Letter: Dubious merit of some AP classes | PostIndependent.com

Letter: Dubious merit of some AP classes

Norm Bolitho wrote a rebuttal to my guest opinion and shared his son’s Advanced Placement experience. His son willingly chose to take AP classes, took some good ones and had a pleasant outcome. Actually, that was kind of the point in my editorial: If kids are allowed to “choose” their academic path, it will be successful.

However, when our local high schools require students to take AP classes and principals coerce students and their parents, that is likely to have a negative outcome. It costs about $100 per student to sign up for one AP class, plus the tens of thousands of dollars to train and pay teachers to teach. The program at Glenwood High garnered about a 40 percent failure rate, according to numbers published in the PI.

I wrote about the lack of choices for high school students. There is little dialogue with students to see what they want to accomplish during high school. We need lots of hands-on “shop” classes where non-college bound students can train for lucrative trades. We need more students attending CMC classes, where they can gain authentic college-level academic experience for a flat rate of under $180 per class.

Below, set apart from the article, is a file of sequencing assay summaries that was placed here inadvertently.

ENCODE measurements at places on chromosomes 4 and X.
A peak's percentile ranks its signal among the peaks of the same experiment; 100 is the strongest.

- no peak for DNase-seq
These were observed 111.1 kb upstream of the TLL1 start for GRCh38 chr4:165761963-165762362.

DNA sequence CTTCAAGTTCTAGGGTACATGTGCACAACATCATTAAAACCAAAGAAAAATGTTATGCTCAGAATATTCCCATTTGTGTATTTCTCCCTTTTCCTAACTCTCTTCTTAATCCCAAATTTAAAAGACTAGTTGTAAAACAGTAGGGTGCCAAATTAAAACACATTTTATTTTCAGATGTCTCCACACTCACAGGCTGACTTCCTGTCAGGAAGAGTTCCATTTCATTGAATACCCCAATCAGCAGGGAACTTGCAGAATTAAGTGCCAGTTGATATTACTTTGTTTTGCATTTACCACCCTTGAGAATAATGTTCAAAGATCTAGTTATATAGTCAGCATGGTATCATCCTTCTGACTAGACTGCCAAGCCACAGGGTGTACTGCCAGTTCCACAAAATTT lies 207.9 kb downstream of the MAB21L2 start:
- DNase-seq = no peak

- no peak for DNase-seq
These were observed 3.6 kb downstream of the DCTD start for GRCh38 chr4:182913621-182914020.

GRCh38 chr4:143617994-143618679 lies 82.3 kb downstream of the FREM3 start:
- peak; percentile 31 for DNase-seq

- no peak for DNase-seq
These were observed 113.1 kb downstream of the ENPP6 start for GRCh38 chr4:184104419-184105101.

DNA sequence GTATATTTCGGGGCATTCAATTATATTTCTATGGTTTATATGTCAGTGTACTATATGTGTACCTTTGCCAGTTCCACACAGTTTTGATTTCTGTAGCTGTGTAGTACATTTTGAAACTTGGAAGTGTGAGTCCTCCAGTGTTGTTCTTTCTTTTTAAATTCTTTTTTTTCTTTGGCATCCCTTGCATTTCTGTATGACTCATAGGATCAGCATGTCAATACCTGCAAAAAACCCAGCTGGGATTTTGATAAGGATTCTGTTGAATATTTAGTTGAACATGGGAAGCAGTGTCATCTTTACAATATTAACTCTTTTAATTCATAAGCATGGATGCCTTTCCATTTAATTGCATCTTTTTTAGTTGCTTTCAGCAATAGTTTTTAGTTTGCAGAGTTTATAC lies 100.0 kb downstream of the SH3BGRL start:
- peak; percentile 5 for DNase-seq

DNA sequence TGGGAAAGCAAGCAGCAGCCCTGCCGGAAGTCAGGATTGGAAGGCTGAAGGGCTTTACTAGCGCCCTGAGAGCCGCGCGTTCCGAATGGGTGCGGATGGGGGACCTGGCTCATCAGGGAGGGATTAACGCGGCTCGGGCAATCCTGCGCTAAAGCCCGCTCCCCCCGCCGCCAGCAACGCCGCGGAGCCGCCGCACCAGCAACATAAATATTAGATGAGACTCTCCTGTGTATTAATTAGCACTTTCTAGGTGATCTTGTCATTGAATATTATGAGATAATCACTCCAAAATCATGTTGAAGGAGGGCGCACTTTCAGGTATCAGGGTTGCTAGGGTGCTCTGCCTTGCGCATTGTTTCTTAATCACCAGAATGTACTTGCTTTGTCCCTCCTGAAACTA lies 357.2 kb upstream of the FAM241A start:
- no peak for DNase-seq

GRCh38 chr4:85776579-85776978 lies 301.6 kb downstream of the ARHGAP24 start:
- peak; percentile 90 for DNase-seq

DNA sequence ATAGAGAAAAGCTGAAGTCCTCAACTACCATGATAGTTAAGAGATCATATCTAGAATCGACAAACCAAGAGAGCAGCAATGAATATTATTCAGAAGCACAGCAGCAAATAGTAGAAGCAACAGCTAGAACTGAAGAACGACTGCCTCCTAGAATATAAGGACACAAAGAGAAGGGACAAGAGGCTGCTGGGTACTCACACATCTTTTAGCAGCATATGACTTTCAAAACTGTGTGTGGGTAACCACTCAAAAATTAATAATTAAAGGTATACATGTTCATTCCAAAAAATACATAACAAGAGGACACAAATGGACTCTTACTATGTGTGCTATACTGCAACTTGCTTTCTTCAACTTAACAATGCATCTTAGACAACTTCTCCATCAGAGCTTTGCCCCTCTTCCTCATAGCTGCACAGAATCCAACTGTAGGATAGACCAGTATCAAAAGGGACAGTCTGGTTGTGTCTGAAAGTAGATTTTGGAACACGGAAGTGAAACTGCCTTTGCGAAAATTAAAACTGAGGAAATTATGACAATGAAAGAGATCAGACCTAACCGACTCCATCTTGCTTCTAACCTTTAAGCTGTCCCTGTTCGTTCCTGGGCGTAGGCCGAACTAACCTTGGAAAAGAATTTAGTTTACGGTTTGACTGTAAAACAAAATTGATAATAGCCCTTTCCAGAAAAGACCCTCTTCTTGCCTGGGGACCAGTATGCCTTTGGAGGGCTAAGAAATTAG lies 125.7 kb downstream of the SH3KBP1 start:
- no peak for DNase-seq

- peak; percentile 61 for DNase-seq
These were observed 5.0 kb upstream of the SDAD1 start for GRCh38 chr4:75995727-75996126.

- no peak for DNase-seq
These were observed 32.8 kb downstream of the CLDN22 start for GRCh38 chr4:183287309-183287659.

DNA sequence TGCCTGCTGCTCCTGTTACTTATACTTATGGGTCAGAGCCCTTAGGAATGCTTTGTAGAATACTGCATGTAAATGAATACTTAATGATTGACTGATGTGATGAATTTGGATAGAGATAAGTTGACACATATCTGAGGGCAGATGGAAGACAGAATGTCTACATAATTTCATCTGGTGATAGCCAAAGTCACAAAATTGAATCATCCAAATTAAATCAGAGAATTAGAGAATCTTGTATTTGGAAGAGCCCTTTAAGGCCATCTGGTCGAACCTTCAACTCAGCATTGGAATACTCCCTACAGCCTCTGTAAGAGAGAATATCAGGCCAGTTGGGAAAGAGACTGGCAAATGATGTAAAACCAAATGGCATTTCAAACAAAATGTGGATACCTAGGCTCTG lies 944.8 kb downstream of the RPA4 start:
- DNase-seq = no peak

AP classes will always have a place in high schools. An AP chemistry class with interesting lab work or an AP art class could benefit kids. But other teach-to-the-test, canned-curriculum AP classes are of dubious merit.

There is research about how AP often doesn’t guarantee college preparedness. Schools like MIT, Harvard and Dartmouth have studied this, just Google it. Since my editorial was published, I have heard from many parents and teachers thanking me for speaking the truth about this issue. Sadly, teachers still feel that they cannot speak their minds in the Roaring Fork School District, and that is a huge barrier for improving our schools. Hopefully some of them will be brave and step forward to offer their own critiques of the system.

Why doesn’t the district put more emphasis on creating alternative learning opportunities for our kids? That’s simple: Just read the Dec. 19 PI story about the Roaring Fork School District winning an AP award for increasing participation in that program. This is just another example of the district “winning” one of those no-context, sound-bite posters that get plastered on the front of schools. Sadly, nobody gives awards for schools that create shop programs, increase community college participation and nurture happy life-long learners.

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